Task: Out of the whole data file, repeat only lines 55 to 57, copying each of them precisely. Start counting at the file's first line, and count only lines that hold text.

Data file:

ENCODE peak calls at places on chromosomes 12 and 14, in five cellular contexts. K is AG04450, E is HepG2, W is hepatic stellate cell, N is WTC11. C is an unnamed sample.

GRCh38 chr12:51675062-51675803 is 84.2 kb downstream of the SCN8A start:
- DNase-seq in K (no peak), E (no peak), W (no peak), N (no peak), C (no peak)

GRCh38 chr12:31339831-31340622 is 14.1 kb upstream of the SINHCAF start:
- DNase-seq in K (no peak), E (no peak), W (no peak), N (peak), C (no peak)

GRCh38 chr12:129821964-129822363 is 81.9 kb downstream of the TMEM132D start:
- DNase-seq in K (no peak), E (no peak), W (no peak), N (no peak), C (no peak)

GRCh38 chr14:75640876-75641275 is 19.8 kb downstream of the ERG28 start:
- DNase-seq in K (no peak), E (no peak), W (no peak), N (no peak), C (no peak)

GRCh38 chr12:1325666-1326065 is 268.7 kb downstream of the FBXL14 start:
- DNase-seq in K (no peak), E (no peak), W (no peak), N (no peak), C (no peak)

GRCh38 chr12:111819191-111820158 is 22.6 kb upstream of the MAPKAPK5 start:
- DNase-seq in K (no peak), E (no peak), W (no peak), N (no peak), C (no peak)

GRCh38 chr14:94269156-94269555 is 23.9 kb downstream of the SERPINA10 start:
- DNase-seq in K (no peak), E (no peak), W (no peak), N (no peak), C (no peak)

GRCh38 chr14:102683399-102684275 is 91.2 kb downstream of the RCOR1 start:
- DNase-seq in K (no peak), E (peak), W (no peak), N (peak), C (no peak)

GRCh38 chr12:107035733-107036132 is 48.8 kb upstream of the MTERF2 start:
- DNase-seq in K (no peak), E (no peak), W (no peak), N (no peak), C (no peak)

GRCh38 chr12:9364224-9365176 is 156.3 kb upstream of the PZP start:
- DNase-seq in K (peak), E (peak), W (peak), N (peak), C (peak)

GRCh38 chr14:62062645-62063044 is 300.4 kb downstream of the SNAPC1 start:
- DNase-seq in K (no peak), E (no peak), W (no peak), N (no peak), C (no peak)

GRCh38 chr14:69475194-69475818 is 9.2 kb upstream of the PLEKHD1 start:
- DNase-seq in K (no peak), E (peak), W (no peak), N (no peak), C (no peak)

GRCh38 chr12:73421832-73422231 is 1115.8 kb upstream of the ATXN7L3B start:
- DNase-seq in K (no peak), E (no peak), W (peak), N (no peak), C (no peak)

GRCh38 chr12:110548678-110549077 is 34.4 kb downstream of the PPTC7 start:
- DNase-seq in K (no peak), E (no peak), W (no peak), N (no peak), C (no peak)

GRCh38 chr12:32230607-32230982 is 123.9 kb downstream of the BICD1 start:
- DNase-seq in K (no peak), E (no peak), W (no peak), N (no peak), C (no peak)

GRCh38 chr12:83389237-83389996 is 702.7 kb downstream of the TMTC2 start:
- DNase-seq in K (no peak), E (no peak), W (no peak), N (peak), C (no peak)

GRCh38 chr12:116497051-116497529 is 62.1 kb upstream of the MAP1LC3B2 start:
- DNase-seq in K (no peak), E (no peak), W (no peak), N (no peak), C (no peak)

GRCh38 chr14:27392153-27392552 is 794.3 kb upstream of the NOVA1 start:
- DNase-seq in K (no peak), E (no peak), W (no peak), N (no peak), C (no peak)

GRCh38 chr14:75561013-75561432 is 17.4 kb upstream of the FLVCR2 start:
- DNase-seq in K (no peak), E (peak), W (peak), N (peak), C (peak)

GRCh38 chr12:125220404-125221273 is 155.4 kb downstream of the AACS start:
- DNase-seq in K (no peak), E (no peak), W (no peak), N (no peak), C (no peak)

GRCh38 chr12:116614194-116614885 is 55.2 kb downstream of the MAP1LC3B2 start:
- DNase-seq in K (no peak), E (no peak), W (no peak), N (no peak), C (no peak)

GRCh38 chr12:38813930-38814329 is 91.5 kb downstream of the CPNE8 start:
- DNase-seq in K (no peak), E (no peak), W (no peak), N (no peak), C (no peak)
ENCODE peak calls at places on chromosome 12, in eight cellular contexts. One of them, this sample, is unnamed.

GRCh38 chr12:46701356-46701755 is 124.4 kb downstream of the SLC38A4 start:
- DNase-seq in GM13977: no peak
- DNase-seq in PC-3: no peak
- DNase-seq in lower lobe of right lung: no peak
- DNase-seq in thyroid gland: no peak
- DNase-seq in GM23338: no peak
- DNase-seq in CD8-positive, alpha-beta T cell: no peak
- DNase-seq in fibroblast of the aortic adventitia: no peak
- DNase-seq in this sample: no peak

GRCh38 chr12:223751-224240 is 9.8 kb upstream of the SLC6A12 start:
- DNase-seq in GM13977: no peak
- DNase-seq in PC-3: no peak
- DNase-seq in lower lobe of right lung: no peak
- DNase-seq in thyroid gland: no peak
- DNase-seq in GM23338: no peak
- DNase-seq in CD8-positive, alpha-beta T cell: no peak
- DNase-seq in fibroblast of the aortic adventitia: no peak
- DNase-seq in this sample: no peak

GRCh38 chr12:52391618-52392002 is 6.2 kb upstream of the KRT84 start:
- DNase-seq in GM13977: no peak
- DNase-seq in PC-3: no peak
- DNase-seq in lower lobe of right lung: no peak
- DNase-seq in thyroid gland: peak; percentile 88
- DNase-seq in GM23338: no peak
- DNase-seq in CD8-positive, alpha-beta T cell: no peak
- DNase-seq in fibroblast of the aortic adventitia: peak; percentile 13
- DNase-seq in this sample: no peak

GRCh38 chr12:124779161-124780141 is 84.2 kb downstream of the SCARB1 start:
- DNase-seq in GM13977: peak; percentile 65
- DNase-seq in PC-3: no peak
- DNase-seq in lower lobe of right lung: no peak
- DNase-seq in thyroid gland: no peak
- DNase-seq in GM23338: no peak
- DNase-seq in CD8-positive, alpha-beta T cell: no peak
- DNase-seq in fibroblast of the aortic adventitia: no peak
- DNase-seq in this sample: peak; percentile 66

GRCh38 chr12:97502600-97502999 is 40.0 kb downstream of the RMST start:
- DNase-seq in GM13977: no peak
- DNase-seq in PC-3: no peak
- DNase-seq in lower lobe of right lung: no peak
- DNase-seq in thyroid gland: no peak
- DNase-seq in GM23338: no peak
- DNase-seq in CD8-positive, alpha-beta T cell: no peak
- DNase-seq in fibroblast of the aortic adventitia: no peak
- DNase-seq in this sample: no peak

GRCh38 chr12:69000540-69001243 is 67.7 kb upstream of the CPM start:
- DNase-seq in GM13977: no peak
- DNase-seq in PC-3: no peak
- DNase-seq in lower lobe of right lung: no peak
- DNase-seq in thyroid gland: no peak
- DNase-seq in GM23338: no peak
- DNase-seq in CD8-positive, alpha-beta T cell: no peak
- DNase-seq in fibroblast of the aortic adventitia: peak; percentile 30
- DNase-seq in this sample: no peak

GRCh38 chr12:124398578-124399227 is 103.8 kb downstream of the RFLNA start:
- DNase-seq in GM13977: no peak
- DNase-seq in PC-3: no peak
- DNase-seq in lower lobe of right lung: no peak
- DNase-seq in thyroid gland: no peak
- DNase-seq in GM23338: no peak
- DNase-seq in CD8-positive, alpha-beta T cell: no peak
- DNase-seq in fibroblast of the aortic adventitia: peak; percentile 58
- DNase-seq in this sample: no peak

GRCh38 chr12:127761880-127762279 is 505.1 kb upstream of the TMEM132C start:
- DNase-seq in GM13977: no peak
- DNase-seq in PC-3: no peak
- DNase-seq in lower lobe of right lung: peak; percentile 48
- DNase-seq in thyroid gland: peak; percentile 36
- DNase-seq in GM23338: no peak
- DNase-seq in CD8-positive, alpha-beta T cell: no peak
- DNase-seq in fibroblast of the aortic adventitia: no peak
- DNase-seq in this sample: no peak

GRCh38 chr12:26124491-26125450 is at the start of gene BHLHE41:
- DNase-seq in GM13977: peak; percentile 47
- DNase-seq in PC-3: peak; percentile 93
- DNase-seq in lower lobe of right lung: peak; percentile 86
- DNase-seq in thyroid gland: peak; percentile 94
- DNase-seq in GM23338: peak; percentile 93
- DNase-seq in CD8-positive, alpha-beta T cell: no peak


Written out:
- DNase-seq in this sample: no peak

GRCh38 chr12:223751-224240 is 9.8 kb upstream of the SLC6A12 start:
- DNase-seq in GM13977: no peak